The next song involves with Spike and meeting the movie's villain in a form of a leopard named Siri. Another song involving with dogs being better than cats called "Big Bad Cat" is sung and in the end, Spike is able to defeat Siri. Meanwhile, Nigel and Marianne are looking around for a clouded leopard for their nature show when Nigel gets lost, falls down, and gets his head hit by a coconut giving him amnesia. The babies found Nigel and he starts acting like a baby around him. Tommy becomes very disappointed that Nigel is not the person he seems to be on TV. Back to Angelica and Debbie, Debbie finds out that Angelica was lying about being a tribal princess and accidentally crashes and sinks the comvee. Nigel and the babies get themselves into the Thornberry submarine. He accidentally bangs his head again and regains his memory. Everything seems to go fine until the sub runs out of gas and oxygen. What happens is one of the saddest moments in Nickelodeon history when Nigel tries to calm down the babies and tells them a story as their inevitable moment of death is coming upon them. But then later on, Marianne meets up with Stu, Drew, Didi, Betty, Howard, Chaz, Kira, Drew, and Charlotte and together with Stu's invention, they free the comvee and bring the submarine up. The movie concludes with all the Rugrats characters and The Wild Thornberrys characters making it on the cruise and having a fun time.
When the movie first came out, it didn't very well on the box office and had mixed reactions with critics and fans. Not only that, but the movie came out around the same time as Finding Nemo which hugely overshadowed it. Overall, this movie is awful! It was a rehashed version of The Rugrats Movie with the babies getting lost in the jungle instead of the forest. Also, it had another forgettable animal villain in the form of Siri, which is hugely disappointing after we got a memorable villain in the form of Coco LaBouche. Also, the addition of the Wild Thornberrys characters were inconsistent with their appearances. Debbie was the only one who was an interesting addition to the movie while everyone else was on the side. The possibility of mixing in these two shows together was a lost opportunity with the Rugrats characters getting more screen time. But that would be fixed one year later with The Jimmy Timmy Power Hour one year later.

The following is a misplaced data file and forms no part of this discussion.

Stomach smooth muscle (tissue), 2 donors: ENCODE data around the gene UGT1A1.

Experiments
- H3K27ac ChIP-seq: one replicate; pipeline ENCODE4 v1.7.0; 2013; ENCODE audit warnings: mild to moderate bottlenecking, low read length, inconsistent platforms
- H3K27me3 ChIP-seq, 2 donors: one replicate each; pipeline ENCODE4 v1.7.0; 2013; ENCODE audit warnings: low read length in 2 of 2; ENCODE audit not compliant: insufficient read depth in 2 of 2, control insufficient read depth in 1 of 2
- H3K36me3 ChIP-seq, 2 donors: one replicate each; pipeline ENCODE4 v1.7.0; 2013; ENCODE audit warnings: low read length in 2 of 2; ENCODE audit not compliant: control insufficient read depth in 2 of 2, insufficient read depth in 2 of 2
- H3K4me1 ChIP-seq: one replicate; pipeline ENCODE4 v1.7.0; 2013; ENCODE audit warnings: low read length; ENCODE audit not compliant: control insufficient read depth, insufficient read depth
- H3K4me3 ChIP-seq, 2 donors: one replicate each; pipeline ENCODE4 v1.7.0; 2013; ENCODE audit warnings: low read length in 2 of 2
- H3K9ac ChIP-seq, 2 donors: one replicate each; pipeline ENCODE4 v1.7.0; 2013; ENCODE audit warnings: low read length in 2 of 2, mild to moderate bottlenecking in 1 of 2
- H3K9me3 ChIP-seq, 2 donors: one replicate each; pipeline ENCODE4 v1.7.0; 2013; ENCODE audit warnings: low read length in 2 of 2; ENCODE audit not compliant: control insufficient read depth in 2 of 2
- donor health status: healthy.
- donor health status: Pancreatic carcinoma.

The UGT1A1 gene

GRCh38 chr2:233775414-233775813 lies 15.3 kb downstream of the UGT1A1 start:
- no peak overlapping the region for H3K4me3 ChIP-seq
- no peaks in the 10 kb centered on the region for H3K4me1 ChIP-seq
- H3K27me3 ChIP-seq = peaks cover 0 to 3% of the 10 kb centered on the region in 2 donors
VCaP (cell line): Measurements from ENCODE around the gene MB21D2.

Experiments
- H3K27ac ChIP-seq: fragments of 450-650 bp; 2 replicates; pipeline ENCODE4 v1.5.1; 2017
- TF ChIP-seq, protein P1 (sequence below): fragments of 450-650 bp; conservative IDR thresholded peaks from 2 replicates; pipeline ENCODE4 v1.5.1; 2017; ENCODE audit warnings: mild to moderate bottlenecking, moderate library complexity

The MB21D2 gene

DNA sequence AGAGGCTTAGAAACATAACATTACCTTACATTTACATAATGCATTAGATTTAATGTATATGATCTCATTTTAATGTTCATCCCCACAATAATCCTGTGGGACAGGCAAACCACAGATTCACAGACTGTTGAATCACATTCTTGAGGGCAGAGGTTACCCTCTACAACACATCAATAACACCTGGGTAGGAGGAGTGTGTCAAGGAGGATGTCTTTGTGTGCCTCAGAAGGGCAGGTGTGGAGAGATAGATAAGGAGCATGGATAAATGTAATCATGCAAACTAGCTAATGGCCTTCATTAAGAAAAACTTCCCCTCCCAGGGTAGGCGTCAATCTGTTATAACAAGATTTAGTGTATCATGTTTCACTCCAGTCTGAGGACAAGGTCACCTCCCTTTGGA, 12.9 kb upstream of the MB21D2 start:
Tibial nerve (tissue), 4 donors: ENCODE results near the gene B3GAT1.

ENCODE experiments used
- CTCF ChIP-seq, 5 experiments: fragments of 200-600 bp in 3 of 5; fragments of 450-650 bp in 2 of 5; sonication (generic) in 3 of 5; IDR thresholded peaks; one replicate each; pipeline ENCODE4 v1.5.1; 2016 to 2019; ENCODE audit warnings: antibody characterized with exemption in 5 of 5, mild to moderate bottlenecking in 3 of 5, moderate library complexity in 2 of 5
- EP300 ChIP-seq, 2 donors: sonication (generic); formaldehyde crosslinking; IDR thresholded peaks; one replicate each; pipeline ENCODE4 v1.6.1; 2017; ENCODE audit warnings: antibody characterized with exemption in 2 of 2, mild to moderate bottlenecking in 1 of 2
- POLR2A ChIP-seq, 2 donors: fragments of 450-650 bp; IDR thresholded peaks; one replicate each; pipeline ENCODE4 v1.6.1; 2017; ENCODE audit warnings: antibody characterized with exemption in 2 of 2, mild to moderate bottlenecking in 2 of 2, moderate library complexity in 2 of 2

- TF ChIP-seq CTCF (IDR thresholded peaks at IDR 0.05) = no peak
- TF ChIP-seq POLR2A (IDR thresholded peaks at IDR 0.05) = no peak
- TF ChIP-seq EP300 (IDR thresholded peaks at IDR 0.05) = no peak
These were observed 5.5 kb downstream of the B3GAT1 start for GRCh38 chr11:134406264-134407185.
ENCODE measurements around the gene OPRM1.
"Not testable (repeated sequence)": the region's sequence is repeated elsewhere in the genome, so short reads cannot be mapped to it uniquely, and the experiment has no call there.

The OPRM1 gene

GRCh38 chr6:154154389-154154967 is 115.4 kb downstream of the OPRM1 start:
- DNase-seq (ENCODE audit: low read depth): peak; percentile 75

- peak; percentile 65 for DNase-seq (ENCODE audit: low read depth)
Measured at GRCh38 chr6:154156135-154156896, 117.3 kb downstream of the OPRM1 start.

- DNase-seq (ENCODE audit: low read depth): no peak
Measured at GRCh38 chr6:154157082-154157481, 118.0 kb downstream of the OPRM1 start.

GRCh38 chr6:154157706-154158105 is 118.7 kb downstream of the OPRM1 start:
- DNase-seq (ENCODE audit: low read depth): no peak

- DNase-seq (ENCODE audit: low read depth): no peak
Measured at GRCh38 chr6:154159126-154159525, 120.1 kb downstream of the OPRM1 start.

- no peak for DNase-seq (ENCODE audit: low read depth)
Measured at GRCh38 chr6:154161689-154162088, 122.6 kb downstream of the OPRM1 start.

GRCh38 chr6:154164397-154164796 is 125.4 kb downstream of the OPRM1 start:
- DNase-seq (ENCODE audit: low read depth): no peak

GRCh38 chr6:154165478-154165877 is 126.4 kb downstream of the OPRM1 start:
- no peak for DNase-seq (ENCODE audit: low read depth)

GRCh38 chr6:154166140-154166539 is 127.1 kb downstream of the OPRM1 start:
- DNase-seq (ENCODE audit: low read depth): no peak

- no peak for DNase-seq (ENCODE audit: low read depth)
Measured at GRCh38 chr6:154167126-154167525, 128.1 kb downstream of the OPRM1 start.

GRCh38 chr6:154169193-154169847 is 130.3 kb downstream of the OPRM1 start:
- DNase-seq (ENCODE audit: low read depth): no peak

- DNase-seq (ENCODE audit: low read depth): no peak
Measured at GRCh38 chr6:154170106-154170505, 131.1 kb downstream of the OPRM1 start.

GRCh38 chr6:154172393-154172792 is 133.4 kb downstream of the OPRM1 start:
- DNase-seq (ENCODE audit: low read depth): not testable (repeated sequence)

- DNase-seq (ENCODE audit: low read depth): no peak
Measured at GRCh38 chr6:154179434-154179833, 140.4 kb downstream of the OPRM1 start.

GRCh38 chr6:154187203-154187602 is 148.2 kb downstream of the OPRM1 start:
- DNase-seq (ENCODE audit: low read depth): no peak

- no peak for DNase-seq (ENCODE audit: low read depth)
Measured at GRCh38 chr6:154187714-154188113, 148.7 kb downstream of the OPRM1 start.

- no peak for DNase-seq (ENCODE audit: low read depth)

Also making Spike talk was so annoying! He had absolutely no purpose in talking other than making bad jokes and witty remarks, which is absolutely nothing like Spike's character in the show. Finally, the movie has way more gross factors than the previous two movies, in fact, this is the only Rugrats movie that was rated PG. You know how I feel about the grossness in the Rugrats movies, so I'm not going to go into too much details. However, it seemed very unneeded and gross for the sake of being gross. It would have been the norm back in the 90's, but since this movie came out in 2003, the humor of things being gross was already done at that point. When I had mentioned that All Grown Up kind of ruined Rugrats for me, Rugrats Go Wild killed the franchise as this was the last movie that Klasky Csupo did for Rugrats and their reputation had dwindled away with the cancellation of Rugrats a year later. I don't recommend checking it out!
That's all for now! Tune in next time as we look at the final cartoon series that originated from Oh Yeah! Cartoons in the form of My Life as a Teenage Robot.
Hope to see you around Old School Lane soon. Thanks for reading!